Parts of the eastern Balkan Peninsula were in antiquity inhabited by the Thracians who were a group of Indo-European tribes.[21] The whole region as far north as the Danube River was gradually incorporated into the Roman Empire by the 1st century AD.[22] The decline of the Roman Empire after the 3rd century AD and the continuous invasions of Goths and Huns left much of the region devastated, depopulated and in economic decline by the 5th century.[23] The surviving eastern half of the Roman Empire, called by later historians the Byzantine Empire, could not exercise effective control in these territories other than in the coastal areas and certain cities in the interior. Nonetheless, it never relinquished the claim to the whole region up to the Danube. A series of administrative, legislative, military and economic reforms somewhat improved the situation but despite these reforms disorder continued in much of the Balkans.[24] The reign of Emperor Justinian I (r. 527–565) saw temporary recovery of control and reconstruction of a number of fortresses, but after his death the empire was unable to face the threat of the Slavs due to the significant reduction of revenue and manpower.[25]

Slavic migrations to the Balkans

Main article: South Slavs

Slavic tribes and states in Early Middle Ages

The Slavs, of Indo-European origin, were first mentioned in written sources to inhabit the territories to the north of the Danube in the 5th century AD, but most historians agree that they had arrived earlier.[26] The group of Slavs that came to be known as the South Slavs was divided into Antes and Sclaveni who spoke the same language.[26][27] The Slavic incursions in the Balkans increased during the second half of Justinian I's reign and while these were initially pillaging raids, large-scale settlement began in the 570s and 580s.[27][28][29] This migration is associated with the arrival of the Avars who settled in the plains of Pannonia between the rivers Danube and Tisza in the 560s subjugating various Bulgar and Slavic tribes in the process.[27][30]

Consumed in bitter wars with the Persian Sasanian Empire in the east, the Byzantines had few resources with which to confront the Slavs.[31][32] The Slavs came in large numbers and the lack of political organisation made it very difficult to stop them because there was no political leader to defeat in battle and thereby force their retreat.[31] As the wars with Persia persisted, the 610s and 620s saw a new and even larger migration wave with the Slavs penetrating further south into the Balkans, reaching Thessaly, Thrace and Peloponnese and raiding some islands in the Aegean Sea.[33] The Byzantines held out in Salonica and a number of coastal towns, but beyond these areas the imperial authority in the Balkans disappeared.[34]

The Bulgars

Main articles: Bulgars and Old Great Bulgaria

The Bulgar migrations after the fall of Old Great Bulgaria in the 7th century

The Bulgars were Turkic semi-nomadic warrior tribes that flourished in the Pontic–Caspian steppe and the Volga region during the 7th century. They became known as nomadic equestrians in the Volga-Ural region, but some researchers say that their ethnic roots can be traced to Central Asia. They spoke a form of Turkic as their main language.[35] The Bulgars included the tribes of Onogurs, Utigurs and Kutrigurs, among others.[36][37]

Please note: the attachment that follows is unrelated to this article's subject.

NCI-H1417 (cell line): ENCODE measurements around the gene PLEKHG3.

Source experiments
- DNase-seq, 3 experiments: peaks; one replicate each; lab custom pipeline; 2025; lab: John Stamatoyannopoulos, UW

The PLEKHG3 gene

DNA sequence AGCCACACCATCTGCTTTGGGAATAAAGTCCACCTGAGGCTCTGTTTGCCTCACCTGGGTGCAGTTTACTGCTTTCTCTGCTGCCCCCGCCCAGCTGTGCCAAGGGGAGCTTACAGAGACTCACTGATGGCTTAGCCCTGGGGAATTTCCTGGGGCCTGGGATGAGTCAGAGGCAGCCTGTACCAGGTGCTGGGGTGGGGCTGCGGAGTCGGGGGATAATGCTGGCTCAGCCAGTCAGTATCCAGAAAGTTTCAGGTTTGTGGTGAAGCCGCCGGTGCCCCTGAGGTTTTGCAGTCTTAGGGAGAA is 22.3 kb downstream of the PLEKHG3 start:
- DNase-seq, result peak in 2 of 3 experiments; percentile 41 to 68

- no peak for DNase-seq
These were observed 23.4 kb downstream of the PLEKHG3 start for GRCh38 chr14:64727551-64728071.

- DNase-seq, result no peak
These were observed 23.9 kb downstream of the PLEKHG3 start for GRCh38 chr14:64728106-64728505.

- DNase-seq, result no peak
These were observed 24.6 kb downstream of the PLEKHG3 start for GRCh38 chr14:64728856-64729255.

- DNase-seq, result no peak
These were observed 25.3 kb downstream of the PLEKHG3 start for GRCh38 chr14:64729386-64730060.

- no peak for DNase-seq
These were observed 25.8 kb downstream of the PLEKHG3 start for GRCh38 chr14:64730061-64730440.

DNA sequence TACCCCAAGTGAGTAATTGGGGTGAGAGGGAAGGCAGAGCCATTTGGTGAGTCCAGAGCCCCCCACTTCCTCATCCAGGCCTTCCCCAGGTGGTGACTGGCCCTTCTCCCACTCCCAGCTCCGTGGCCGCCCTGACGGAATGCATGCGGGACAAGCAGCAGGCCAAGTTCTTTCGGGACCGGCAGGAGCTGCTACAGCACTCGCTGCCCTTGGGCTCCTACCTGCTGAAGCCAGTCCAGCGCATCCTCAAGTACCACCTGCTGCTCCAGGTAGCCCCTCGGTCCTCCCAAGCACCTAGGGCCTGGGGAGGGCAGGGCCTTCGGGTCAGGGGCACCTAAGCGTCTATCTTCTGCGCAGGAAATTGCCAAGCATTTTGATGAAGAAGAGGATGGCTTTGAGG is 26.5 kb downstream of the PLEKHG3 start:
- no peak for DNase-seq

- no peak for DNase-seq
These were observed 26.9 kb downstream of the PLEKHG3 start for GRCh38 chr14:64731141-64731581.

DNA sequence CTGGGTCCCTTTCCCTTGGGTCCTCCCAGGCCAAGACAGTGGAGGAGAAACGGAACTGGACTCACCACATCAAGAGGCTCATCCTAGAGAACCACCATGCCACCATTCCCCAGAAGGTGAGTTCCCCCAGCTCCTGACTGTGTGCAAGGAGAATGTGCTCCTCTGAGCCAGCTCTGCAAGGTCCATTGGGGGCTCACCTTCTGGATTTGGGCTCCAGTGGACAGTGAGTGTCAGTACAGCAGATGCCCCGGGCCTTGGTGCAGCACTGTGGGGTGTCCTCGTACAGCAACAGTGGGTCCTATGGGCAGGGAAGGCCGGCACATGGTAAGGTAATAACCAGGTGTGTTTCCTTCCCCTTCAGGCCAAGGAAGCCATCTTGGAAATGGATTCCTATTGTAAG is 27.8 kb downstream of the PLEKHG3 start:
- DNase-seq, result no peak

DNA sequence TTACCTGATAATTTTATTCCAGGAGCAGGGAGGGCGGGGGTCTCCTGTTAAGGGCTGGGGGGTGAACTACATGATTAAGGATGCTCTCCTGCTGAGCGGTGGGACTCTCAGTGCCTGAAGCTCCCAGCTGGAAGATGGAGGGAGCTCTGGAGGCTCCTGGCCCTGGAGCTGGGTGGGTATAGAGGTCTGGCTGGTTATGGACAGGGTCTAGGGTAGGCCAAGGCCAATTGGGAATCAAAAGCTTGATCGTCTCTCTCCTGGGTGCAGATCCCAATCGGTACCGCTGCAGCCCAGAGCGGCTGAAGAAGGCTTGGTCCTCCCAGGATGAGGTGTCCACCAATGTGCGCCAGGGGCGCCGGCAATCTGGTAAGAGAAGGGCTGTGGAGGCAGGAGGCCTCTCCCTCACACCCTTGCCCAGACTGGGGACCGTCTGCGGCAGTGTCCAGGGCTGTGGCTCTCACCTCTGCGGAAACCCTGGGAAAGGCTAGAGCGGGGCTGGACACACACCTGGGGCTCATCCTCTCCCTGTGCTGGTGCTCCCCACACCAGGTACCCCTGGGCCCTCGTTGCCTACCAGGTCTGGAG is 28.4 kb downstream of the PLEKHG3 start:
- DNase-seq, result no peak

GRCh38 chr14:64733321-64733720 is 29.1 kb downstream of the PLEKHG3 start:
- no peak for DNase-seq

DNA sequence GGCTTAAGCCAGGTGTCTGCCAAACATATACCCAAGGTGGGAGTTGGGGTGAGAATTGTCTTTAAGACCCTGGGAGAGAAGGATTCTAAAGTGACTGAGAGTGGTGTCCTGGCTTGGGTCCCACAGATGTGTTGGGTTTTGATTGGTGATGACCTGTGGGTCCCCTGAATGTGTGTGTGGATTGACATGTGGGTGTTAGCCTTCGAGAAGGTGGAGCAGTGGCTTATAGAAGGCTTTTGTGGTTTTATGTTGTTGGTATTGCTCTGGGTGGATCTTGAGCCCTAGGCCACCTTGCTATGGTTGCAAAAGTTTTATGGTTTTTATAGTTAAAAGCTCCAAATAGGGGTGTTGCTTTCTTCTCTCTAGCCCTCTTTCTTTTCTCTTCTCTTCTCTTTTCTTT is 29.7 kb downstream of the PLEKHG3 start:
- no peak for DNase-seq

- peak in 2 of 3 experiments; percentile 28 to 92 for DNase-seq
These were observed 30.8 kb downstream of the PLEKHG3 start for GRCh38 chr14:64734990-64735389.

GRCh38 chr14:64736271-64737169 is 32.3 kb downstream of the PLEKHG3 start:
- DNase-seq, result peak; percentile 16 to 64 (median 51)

The first clear mention of the Bulgars in written sources dates from 480, when they served as the allies of the Byzantine Emperor Zeno (r. 474–491) against the Ostrogoths,[38] although an obscure reference to Ziezi ex quo Vulgares, with Ziezi being an offspring of Biblical Shem, son of Noah, is in the Chronography of 354.[39][40] In the 490s the Kutrigurs had moved west of the Black Sea while the Utigurs inhabited the steppes to the east of them. In the first half of the 6th century, the Bulgars occasionally raided the Byzantine Empire, but in the second half of the century the Kutrigurs were subjugated by the Avar Khaganate and the Utigurs came under the rule of the Western Turkic Khaganate.[41][42]

As the power of the Western Turks faded in the 600s the Avars reasserted their domination over the Bulgars. Between 630 and 635 Khan Kubrat of the Dulo clan managed to unite the main Bulgar tribes and to declare independence from the Avars, creating a powerful confederation called Old Great Bulgaria, also known as Patria Onoguria, between the Black Sea, the Sea of Azov and the Caucasus.[43][44] Kubrat, who was baptised in Constantinople in 619, concluded an alliance with the Byzantine Emperor Heraclius (r. 610–641) and the two countries remained in good relations until Kubrat's death between 650 and 665.[43] Kubrat fought with the Khazars in the east but after his demise Old Great Bulgaria disintegrated under strong Khazar pressure in 668[45] and his five sons parted with their followers. The eldest Batbayan remained in his homeland as Kubrat's successor and eventually became a Khazar vassal. The second brother Kotrag migrated to the middle Volga region and founded Volga Bulgaria.[46] The third brother Asparuh led his people west to the lower Danube.[43] The fourth one, Kuber, initially settled in Pannonia under Avar suzerainty but revolted and moved to the region of Macedonia, while the fifth brother Alcek settled in central Italy.[47][48]